Execs Take Heat For Acquisition Missteps

The tech giant last week agreed to acquire Vertica, a Billerica, Massachusetts-based database management and analytics software company in which the Silicon Valley venture capital firm Kleiner Perkins Caufield & Byers (KPCB) has a 5 per cent stake. The problem? Ray Lane, HP’s non-executive chairman, is a KPCB partner, a fact that HP reps neglected to mention when they announced the deal.

HP’s oversight is especially surprising in light of the board’s checkered past. It seems like only yesterday that the 2006 scandal CBS News categorized as ‘arguably the most famous leak investigation since Watergate’ dominated business publications’ headlines. The media seemingly couldn’t get enough of the details surrounding then-CEO Patricia Dunn’s efforts to stop HP’s directors from divulging confidential board information to the press. Dunn faced criminal charges, which were ultimately dropped, for authorizing investigators to identify the source of the board leaks by misrepresenting their identities to obtain confidential phone records.

It’s not surprising the 2006 scandal and all the publicity it generated informs HP executives’ attitudes and practices today. Reports surrounding last week’s Vertica acquisition, however, show that the folks at HP seem to have learned the wrong lesson.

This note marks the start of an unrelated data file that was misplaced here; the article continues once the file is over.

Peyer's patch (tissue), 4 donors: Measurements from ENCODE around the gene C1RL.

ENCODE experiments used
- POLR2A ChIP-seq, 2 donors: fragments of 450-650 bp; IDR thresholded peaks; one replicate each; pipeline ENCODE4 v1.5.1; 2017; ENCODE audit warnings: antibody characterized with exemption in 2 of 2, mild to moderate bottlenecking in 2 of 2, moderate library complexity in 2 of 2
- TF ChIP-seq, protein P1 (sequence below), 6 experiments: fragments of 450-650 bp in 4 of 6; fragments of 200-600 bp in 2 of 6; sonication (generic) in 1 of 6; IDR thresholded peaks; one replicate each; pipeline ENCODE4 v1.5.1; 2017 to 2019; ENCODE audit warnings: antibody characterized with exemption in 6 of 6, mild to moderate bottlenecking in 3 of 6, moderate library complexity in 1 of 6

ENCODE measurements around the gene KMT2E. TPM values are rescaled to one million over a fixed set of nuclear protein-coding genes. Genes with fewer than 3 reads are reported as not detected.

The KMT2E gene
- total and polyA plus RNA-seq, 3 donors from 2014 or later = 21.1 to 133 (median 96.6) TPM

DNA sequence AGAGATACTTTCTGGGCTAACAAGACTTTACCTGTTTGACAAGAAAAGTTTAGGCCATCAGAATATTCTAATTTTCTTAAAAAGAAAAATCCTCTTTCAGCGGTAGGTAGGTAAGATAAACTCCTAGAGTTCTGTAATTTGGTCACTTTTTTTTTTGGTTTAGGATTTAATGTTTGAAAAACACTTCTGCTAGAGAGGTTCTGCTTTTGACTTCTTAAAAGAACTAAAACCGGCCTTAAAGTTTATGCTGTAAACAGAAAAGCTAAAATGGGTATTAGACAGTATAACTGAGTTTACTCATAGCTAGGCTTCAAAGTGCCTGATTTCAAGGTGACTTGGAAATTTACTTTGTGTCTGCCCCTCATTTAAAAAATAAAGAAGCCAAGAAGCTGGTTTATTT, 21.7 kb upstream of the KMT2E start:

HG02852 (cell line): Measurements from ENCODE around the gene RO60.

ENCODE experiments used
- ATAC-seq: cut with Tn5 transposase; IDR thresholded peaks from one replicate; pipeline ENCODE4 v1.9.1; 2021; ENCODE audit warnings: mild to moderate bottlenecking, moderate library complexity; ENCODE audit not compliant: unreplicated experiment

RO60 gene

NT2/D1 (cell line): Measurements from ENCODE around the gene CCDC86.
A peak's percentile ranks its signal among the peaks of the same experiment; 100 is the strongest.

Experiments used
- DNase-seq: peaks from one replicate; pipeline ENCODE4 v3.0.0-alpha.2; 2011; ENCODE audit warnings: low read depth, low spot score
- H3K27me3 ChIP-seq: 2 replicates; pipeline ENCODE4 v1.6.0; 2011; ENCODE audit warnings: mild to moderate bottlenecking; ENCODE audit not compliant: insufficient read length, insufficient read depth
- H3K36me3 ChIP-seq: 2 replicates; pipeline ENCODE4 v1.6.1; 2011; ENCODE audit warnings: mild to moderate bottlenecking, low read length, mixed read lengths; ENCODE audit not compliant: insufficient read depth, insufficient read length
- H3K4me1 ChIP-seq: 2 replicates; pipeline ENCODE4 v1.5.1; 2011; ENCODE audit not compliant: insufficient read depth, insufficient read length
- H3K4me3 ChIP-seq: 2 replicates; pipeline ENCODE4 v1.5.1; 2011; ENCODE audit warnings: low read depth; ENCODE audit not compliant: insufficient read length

When recently pressed for details about the directors’ approval of the acquisition, an HP spokesperson reportedly refused to specify which board committee signed off on the deal, citing the company’s commitment to maintaining board confidentiality. While it’s important for directors to feel free to discuss board matters without being concerned about a spy in their midst, it’s equally important for directors and executives to follow certain protocol when they’re making important company decisions. If there’s anything to be learned from Dunn’s 2006 experience, it’s that accountability and full disclosure are key.

The board at J Crew is having trouble in the disclosure area, too. ISS and hedge fund Mason Capital Management are reportedly against the retailer’s $3 billion sale to private equity firms TPG Capital and Leonard Green. J Crew’s CEO, Mickey Drexler, took seven weeks to inform the board about the takeover overture, and shareholders are crying foul.

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